Here it is, summer has come back around again. As probably the time when people who aren’t natural readers read the most (think lying by the pool, on the beach, on the plane, in the park etc…), I’m keen to give hefty book recs as I know that’s probably the only time you normies will ever read them. At the same time, any average reader’s reaction when I hand them six 600-page-plus novels to get through is going to be a “Hell NAH”, so I’ve satisfied myself with giving you average-to-shorter novels, that also aren’t so emotionally heavy to read. We’re on holiday, we don’t want to be crying on the beach.
I’m going to be taking a leaf out of my own book, and reading some lighter-hearted books this summer, as lately I’ve been reading the newest Hanya Yanagihara novel (good, but heavy – both metaphorically and physically) and breaking that up with an even more depressing novel about the Vietnam War called ‘On Earth We’re Briefly Gorgeous’ by Ocean Vuong. The writing is absolutely fantastic, but I genuinely almost threw up on the tube the other day while I was reading it. A super visceral reaction to the extraordinary capability of human cruelty, especially in times of war. So… yeah, I think it’s time for a break.
If you haven’t read the first book by Elodie Harper, ‘The Wolf Den,’ then I strongly advise you to read that first as ‘The House With The Golden Door’ is the sequel, but the series is just so good, I had to include it.
I’ve included a book of poetry for your lazy intellectuals which will take avid readers about half an hour to consume, but I’m really enjoying Wendy Cope at the moment, and I think you will too.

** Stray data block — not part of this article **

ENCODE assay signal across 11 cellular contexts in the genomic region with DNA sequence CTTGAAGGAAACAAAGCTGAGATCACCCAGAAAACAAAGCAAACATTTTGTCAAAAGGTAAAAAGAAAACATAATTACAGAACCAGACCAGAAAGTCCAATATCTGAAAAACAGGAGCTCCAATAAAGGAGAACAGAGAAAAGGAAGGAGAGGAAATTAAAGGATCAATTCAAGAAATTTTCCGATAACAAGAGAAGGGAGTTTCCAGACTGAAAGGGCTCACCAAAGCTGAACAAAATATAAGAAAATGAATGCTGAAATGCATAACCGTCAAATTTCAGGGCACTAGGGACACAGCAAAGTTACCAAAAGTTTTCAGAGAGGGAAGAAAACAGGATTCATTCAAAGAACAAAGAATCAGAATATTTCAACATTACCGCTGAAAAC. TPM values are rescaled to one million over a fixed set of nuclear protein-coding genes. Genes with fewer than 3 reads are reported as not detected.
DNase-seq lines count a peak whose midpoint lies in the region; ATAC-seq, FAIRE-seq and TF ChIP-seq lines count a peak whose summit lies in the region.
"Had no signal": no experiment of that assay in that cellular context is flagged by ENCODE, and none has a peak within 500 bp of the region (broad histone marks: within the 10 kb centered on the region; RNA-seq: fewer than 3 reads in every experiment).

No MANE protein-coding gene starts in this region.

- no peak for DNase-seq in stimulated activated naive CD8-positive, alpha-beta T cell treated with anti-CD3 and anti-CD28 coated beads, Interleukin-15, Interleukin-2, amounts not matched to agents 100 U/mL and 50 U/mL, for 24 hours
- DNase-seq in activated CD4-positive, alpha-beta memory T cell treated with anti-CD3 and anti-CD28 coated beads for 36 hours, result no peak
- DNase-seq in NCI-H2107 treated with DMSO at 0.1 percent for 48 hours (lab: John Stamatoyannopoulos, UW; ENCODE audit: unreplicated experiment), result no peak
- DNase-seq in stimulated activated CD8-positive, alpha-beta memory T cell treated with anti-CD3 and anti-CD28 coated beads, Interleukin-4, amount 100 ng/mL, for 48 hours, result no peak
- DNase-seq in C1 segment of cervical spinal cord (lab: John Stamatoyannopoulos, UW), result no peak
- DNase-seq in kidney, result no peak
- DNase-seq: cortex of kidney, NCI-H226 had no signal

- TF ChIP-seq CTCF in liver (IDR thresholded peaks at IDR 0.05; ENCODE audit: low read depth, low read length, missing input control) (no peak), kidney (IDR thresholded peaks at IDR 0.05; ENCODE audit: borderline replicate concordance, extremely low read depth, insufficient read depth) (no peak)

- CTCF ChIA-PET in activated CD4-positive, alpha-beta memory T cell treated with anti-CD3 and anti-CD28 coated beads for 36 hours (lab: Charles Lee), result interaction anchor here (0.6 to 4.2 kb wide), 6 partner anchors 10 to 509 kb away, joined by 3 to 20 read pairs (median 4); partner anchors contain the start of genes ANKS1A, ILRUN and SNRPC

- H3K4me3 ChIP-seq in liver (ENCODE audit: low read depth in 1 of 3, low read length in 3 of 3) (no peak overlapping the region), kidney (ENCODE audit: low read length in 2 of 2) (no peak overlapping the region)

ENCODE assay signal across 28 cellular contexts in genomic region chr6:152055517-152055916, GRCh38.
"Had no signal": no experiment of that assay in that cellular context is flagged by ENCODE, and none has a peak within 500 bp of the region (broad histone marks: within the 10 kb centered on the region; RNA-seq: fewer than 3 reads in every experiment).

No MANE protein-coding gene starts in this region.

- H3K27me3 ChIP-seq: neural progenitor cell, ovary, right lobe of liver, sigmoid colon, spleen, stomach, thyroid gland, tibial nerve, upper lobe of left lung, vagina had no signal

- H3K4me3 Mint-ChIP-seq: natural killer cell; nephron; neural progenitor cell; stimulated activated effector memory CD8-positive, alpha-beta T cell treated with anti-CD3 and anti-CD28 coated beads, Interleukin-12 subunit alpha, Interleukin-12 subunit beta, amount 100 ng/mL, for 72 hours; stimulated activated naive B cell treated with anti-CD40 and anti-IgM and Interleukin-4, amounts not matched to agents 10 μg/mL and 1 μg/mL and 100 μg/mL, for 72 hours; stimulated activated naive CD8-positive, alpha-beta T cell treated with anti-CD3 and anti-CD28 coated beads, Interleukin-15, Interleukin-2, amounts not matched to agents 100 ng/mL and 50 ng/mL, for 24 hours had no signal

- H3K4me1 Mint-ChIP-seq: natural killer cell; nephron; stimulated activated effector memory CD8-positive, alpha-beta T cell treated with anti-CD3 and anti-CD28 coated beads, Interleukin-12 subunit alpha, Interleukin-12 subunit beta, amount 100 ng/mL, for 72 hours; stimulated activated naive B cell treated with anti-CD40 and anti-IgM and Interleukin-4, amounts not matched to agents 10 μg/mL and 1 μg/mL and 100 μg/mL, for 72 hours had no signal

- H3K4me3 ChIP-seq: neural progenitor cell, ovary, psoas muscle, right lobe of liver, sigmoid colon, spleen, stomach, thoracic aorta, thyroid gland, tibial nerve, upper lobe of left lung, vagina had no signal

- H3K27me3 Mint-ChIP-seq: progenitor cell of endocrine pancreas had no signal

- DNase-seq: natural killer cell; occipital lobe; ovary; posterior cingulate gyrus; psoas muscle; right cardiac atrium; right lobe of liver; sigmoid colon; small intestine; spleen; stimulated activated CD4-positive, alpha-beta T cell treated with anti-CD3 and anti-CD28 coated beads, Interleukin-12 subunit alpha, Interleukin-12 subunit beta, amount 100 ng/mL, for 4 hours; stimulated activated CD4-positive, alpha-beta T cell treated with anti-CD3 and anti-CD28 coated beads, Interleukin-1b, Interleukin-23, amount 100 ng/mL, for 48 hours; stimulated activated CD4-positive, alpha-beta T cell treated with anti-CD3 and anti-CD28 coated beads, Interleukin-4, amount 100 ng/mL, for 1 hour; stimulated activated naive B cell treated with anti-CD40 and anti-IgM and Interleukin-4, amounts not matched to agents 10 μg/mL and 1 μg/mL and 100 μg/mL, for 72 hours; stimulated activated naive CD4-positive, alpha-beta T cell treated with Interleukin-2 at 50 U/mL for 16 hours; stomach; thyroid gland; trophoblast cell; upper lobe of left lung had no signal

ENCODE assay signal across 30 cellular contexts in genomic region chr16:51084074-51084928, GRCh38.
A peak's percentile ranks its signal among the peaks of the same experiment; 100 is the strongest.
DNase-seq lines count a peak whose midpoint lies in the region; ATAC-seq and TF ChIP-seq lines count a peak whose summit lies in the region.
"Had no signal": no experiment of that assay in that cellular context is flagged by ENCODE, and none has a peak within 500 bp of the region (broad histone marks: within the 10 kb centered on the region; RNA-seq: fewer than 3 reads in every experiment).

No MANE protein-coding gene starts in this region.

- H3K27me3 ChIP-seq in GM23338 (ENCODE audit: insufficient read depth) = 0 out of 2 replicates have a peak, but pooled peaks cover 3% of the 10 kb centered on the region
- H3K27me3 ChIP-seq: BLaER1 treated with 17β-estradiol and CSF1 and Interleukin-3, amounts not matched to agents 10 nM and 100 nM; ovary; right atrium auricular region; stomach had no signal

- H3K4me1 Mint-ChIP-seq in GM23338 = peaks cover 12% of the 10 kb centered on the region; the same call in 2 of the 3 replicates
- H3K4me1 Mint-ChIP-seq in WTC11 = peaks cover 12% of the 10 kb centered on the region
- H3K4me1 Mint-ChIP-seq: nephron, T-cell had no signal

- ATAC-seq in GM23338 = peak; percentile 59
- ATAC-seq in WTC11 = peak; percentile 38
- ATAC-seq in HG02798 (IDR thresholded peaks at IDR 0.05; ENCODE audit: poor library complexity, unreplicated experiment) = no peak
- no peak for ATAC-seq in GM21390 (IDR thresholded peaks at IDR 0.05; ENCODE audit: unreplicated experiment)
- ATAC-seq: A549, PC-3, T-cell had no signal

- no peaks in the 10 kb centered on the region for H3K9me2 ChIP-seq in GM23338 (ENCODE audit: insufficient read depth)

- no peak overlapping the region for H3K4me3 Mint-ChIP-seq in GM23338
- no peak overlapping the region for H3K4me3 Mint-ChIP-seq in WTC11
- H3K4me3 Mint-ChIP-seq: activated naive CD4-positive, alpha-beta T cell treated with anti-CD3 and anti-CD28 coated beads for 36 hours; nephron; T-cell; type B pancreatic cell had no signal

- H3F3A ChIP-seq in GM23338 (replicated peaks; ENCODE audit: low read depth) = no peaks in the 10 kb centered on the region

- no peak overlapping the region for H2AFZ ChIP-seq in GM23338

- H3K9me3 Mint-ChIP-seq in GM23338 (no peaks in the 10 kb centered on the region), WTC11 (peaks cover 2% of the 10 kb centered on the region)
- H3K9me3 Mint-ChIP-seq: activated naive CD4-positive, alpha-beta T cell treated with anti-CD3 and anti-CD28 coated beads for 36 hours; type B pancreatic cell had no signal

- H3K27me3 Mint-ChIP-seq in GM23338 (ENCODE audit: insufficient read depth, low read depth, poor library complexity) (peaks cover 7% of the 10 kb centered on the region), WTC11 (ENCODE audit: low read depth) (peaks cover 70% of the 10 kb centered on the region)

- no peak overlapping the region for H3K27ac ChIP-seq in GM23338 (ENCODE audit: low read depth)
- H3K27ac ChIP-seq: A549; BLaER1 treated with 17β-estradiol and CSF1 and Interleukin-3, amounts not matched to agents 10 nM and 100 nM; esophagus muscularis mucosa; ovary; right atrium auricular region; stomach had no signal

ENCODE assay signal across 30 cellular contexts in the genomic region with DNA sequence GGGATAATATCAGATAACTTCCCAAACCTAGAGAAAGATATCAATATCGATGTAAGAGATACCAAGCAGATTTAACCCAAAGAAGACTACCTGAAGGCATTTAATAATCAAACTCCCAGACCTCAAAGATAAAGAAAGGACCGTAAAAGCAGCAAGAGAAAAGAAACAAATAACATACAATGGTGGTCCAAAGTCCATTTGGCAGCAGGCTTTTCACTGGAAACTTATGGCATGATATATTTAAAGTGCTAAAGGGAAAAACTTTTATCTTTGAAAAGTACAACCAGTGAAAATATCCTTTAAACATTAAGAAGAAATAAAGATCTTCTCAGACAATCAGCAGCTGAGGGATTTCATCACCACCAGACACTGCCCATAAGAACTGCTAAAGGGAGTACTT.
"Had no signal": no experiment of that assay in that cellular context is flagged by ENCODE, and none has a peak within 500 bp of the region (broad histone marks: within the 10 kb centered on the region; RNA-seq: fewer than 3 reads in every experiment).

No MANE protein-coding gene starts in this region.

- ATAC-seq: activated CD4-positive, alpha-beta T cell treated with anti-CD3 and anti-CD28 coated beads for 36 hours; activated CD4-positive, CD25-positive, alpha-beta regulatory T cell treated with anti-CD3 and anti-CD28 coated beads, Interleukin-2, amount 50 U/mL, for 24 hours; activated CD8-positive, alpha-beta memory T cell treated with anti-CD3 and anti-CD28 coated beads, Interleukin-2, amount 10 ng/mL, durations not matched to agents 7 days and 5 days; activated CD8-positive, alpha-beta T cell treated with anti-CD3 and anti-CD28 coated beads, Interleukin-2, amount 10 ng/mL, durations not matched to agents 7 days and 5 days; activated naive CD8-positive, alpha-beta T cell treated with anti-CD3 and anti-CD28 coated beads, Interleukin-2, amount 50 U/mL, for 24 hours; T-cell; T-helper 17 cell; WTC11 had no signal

‘The Shepherd’s Hut’ by Tim Winton is a book that I’ve had sitting on my shelf for ages. You know, those kinds of books that don’t look that appealing, so they just sit there on the shelf getting less and less interesting. Well two weeks ago, I thought, ‘Why the hell not?’ feeling wild and spontaneous, so I picked it up and read it and it was amazing. You couldn’t find a novel more Australian, more bogan, or one that was more honest.
As for me, I’ll be with you reading ‘Daisy Jones & The Six’. Taylor Jenkins Reid has a wonderful way of making it all come together in the end for a clever and highly anticipated climax, as well as leaving you imagining the characters trotting off into the sunset – for better or for worse. Hopefully, that’s what we’ll all be like this summer.
Daisy Jones & The Six – Taylor Jenkins Reid
Everyone knows Daisy Jones and The Six.
Their albums were on every turntable, they sold out arenas from coast to coast, their sound defined an era. And then, on 12 July 1979, they split.
Nobody ever knew why. Until now.
The only thing that’s certain is that from the moment Daisy Jones walked, barefoot, on to the stage at the Whiskey, the band were irrevocably changed…
This is the story of their incredible rise and fall. The ambition, the desire, the heartbreak, and the music.
Everyone was there. Everyone remembers it differently.
The House With The Golden Door – Elodie Harper
The life of a courtesan in Pompeii is glittering, yet precarious...
Amara has escaped her life as a slave in the town's most notorious brothel, but now her existence depends on the affections of her patron: a man she might not know as well as she once thought.
At night she dreams of the wolf den, still haunted by her past. Amara longs for the women she was forced to leave behind and worse, finds herself pursued by the man who once owned her. In order to be free, she will need to be as ruthless as he is.